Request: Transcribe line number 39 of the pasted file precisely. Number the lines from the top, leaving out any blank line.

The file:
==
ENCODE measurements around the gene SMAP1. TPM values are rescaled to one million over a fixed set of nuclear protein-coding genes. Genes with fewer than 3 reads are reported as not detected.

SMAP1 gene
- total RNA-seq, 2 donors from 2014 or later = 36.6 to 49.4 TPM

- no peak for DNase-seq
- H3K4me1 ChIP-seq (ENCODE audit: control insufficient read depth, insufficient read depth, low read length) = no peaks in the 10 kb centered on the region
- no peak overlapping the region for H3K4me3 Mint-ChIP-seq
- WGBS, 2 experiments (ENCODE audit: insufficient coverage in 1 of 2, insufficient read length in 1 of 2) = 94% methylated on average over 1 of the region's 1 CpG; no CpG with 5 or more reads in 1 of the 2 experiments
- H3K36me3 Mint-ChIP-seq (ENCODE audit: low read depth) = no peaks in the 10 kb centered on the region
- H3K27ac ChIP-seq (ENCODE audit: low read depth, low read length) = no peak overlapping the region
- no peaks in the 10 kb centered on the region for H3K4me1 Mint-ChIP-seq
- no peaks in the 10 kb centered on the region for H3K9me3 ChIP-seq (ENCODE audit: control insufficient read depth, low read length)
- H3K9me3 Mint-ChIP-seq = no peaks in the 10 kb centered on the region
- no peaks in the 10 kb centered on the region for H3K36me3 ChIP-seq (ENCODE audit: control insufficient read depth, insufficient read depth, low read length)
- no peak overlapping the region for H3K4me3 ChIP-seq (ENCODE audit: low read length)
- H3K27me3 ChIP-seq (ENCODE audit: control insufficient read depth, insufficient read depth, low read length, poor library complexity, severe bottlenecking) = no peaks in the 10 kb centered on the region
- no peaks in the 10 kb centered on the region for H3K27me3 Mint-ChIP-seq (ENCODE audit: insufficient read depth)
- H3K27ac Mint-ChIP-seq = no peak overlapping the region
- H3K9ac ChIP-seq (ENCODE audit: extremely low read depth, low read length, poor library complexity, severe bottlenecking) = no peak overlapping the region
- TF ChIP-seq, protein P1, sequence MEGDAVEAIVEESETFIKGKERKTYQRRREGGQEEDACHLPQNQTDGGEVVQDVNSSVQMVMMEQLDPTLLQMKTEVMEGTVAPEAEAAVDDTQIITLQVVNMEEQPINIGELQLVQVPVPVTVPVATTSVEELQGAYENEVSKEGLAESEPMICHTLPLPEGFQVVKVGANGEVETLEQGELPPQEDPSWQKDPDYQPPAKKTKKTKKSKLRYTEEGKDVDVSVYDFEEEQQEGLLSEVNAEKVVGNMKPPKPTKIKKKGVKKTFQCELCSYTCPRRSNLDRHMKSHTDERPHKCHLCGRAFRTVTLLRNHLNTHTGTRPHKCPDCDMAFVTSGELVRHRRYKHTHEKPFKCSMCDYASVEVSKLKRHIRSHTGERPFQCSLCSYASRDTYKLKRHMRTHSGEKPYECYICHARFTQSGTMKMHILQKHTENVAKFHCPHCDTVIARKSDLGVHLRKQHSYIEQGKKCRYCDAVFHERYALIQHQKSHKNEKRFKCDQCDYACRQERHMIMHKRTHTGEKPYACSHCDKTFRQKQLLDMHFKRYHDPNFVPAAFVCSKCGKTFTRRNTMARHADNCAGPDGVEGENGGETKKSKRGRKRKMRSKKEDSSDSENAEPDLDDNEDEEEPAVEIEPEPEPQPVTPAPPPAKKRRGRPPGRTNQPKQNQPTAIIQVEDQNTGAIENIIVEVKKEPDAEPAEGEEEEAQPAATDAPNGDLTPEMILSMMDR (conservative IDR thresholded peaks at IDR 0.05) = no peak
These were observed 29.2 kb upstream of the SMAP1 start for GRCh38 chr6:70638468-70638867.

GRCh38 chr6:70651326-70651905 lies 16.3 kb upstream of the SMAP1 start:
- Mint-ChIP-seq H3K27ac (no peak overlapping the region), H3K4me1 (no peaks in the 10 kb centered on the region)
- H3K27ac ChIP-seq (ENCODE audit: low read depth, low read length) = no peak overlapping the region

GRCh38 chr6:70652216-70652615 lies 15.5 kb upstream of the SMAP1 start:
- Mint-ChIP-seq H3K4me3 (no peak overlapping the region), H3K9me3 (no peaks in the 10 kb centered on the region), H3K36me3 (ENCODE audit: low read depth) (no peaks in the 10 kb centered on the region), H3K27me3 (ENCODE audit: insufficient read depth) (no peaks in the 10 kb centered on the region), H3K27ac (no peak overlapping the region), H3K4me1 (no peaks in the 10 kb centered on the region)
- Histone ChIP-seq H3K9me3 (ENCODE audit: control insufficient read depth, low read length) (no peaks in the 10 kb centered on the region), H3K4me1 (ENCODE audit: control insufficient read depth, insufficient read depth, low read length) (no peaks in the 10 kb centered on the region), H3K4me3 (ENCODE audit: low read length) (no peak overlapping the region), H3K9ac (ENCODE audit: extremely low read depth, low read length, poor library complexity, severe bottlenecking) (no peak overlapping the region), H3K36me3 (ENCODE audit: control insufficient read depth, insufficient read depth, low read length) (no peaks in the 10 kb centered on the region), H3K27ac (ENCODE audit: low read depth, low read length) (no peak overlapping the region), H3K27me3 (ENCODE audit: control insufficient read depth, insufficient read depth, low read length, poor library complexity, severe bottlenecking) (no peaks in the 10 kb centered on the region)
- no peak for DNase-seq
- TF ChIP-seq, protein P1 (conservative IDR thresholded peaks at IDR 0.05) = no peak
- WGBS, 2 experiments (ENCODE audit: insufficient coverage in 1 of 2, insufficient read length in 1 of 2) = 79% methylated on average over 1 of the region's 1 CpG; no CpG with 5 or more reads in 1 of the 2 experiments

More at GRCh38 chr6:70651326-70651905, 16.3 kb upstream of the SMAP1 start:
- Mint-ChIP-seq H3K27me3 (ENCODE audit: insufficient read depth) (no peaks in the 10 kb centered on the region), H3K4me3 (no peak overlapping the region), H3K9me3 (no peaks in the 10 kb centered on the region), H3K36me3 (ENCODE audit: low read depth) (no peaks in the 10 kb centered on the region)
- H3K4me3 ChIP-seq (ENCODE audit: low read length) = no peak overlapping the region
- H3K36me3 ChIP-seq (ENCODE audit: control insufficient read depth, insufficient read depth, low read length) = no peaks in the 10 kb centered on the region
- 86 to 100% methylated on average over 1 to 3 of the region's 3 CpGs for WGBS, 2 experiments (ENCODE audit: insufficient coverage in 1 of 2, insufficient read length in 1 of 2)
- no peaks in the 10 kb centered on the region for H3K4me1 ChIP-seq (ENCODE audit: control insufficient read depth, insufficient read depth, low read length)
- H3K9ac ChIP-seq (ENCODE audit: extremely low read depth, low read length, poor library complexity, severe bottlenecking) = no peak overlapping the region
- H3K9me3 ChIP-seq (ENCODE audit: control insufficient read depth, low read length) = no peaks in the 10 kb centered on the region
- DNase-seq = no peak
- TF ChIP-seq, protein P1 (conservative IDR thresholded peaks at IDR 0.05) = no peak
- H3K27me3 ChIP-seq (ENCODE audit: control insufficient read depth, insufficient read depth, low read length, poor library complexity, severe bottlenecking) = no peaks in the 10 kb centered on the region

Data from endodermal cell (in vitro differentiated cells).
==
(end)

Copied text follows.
- TF ChIP-seq, protein P1 (conservative IDR thresholded peaks at IDR 0.05) = no peak